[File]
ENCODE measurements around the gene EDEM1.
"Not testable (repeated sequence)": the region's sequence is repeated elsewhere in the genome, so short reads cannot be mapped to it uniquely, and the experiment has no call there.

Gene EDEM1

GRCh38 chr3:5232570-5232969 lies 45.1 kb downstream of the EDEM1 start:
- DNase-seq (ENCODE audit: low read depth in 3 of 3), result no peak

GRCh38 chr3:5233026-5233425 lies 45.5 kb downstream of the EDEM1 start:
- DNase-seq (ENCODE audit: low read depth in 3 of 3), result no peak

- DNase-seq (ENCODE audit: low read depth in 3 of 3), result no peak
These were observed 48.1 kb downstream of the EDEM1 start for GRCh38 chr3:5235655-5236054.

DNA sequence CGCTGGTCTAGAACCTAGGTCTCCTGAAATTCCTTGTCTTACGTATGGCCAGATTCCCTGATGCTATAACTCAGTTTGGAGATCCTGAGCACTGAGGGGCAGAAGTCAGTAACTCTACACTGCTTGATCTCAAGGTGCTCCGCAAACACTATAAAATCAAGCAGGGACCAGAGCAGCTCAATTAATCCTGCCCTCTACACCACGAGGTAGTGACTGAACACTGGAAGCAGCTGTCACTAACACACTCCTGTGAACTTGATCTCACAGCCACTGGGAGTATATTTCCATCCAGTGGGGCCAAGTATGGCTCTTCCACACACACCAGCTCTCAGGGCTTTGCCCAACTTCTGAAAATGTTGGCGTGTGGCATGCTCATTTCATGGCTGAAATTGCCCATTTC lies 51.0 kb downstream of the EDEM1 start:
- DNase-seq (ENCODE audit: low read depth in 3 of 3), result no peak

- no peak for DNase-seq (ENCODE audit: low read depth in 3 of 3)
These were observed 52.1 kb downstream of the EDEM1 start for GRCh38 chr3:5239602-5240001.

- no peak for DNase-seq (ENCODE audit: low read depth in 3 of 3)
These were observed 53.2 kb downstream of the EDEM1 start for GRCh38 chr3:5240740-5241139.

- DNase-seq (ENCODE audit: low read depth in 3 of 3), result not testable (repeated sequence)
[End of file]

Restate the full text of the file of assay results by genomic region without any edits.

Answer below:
ENCODE measurements around the gene EDEM1.
"Not testable (repeated sequence)": the region's sequence is repeated elsewhere in the genome, so short reads cannot be mapped to it uniquely, and the experiment has no call there.

Gene EDEM1

GRCh38 chr3:5232570-5232969 lies 45.1 kb downstream of the EDEM1 start:
- DNase-seq (ENCODE audit: low read depth in 3 of 3), result no peak

GRCh38 chr3:5233026-5233425 lies 45.5 kb downstream of the EDEM1 start:
- DNase-seq (ENCODE audit: low read depth in 3 of 3), result no peak

- DNase-seq (ENCODE audit: low read depth in 3 of 3), result no peak
These were observed 48.1 kb downstream of the EDEM1 start for GRCh38 chr3:5235655-5236054.

DNA sequence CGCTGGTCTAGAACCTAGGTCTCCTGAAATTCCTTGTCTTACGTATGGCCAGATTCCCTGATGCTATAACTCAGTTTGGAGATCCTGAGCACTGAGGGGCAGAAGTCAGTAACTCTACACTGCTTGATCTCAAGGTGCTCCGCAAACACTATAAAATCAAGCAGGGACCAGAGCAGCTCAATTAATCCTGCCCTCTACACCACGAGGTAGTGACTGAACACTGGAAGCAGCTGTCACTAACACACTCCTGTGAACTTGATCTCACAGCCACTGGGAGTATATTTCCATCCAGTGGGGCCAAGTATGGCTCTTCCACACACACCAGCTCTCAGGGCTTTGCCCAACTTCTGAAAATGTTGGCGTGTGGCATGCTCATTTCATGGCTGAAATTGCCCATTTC lies 51.0 kb downstream of the EDEM1 start:
- DNase-seq (ENCODE audit: low read depth in 3 of 3), result no peak

- no peak for DNase-seq (ENCODE audit: low read depth in 3 of 3)
These were observed 52.1 kb downstream of the EDEM1 start for GRCh38 chr3:5239602-5240001.

- no peak for DNase-seq (ENCODE audit: low read depth in 3 of 3)
These were observed 53.2 kb downstream of the EDEM1 start for GRCh38 chr3:5240740-5241139.

- DNase-seq (ENCODE audit: low read depth in 3 of 3), result not testable (repeated sequence)